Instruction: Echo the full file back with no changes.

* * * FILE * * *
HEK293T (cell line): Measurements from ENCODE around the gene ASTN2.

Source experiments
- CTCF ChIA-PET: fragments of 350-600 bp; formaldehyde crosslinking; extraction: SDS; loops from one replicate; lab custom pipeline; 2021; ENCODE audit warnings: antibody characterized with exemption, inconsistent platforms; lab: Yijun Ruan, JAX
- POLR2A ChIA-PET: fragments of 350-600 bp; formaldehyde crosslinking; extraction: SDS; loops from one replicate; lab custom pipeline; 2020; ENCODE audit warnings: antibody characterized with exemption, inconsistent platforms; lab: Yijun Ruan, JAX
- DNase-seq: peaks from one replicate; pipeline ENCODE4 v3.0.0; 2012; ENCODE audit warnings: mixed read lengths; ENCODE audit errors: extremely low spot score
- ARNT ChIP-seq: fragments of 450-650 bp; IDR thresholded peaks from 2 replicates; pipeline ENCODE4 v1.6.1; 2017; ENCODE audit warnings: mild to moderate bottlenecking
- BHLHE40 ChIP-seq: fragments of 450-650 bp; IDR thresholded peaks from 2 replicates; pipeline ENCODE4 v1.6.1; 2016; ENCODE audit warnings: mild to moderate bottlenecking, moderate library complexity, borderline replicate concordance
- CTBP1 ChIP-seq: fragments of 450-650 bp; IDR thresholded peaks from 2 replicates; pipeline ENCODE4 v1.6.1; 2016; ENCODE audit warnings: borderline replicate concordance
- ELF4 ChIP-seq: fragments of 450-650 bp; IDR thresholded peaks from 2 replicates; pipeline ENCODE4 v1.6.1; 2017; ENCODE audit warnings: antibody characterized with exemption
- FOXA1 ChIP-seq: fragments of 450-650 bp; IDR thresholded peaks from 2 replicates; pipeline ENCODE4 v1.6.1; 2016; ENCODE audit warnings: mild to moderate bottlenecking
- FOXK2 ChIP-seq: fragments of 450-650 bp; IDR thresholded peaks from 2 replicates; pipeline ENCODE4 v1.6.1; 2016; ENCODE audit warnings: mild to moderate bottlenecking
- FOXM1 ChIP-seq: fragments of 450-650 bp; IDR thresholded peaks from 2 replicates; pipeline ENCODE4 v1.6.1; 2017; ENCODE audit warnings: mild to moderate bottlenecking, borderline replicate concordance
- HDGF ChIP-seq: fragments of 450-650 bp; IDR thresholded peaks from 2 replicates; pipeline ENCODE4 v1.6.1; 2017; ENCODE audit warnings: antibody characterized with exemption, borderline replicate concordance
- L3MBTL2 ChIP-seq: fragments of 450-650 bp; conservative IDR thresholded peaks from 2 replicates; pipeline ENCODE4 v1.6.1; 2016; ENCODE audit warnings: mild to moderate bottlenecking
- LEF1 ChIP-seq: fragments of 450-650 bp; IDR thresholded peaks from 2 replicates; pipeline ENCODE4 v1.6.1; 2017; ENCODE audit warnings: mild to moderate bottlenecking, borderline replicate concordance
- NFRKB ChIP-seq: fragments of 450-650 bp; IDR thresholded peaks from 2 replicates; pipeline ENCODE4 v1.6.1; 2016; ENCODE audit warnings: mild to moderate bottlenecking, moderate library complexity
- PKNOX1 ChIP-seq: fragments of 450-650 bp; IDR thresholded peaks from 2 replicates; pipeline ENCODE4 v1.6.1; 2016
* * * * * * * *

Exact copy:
HEK293T (cell line): Measurements from ENCODE around the gene ASTN2.

Source experiments
- CTCF ChIA-PET: fragments of 350-600 bp; formaldehyde crosslinking; extraction: SDS; loops from one replicate; lab custom pipeline; 2021; ENCODE audit warnings: antibody characterized with exemption, inconsistent platforms; lab: Yijun Ruan, JAX
- POLR2A ChIA-PET: fragments of 350-600 bp; formaldehyde crosslinking; extraction: SDS; loops from one replicate; lab custom pipeline; 2020; ENCODE audit warnings: antibody characterized with exemption, inconsistent platforms; lab: Yijun Ruan, JAX
- DNase-seq: peaks from one replicate; pipeline ENCODE4 v3.0.0; 2012; ENCODE audit warnings: mixed read lengths; ENCODE audit errors: extremely low spot score
- ARNT ChIP-seq: fragments of 450-650 bp; IDR thresholded peaks from 2 replicates; pipeline ENCODE4 v1.6.1; 2017; ENCODE audit warnings: mild to moderate bottlenecking
- BHLHE40 ChIP-seq: fragments of 450-650 bp; IDR thresholded peaks from 2 replicates; pipeline ENCODE4 v1.6.1; 2016; ENCODE audit warnings: mild to moderate bottlenecking, moderate library complexity, borderline replicate concordance
- CTBP1 ChIP-seq: fragments of 450-650 bp; IDR thresholded peaks from 2 replicates; pipeline ENCODE4 v1.6.1; 2016; ENCODE audit warnings: borderline replicate concordance
- ELF4 ChIP-seq: fragments of 450-650 bp; IDR thresholded peaks from 2 replicates; pipeline ENCODE4 v1.6.1; 2017; ENCODE audit warnings: antibody characterized with exemption
- FOXA1 ChIP-seq: fragments of 450-650 bp; IDR thresholded peaks from 2 replicates; pipeline ENCODE4 v1.6.1; 2016; ENCODE audit warnings: mild to moderate bottlenecking
- FOXK2 ChIP-seq: fragments of 450-650 bp; IDR thresholded peaks from 2 replicates; pipeline ENCODE4 v1.6.1; 2016; ENCODE audit warnings: mild to moderate bottlenecking
- FOXM1 ChIP-seq: fragments of 450-650 bp; IDR thresholded peaks from 2 replicates; pipeline ENCODE4 v1.6.1; 2017; ENCODE audit warnings: mild to moderate bottlenecking, borderline replicate concordance
- HDGF ChIP-seq: fragments of 450-650 bp; IDR thresholded peaks from 2 replicates; pipeline ENCODE4 v1.6.1; 2017; ENCODE audit warnings: antibody characterized with exemption, borderline replicate concordance
- L3MBTL2 ChIP-seq: fragments of 450-650 bp; conservative IDR thresholded peaks from 2 replicates; pipeline ENCODE4 v1.6.1; 2016; ENCODE audit warnings: mild to moderate bottlenecking
- LEF1 ChIP-seq: fragments of 450-650 bp; IDR thresholded peaks from 2 replicates; pipeline ENCODE4 v1.6.1; 2017; ENCODE audit warnings: mild to moderate bottlenecking, borderline replicate concordance
- NFRKB ChIP-seq: fragments of 450-650 bp; IDR thresholded peaks from 2 replicates; pipeline ENCODE4 v1.6.1; 2016; ENCODE audit warnings: mild to moderate bottlenecking, moderate library complexity
- PKNOX1 ChIP-seq: fragments of 450-650 bp; IDR thresholded peaks from 2 replicates; pipeline ENCODE4 v1.6.1; 2016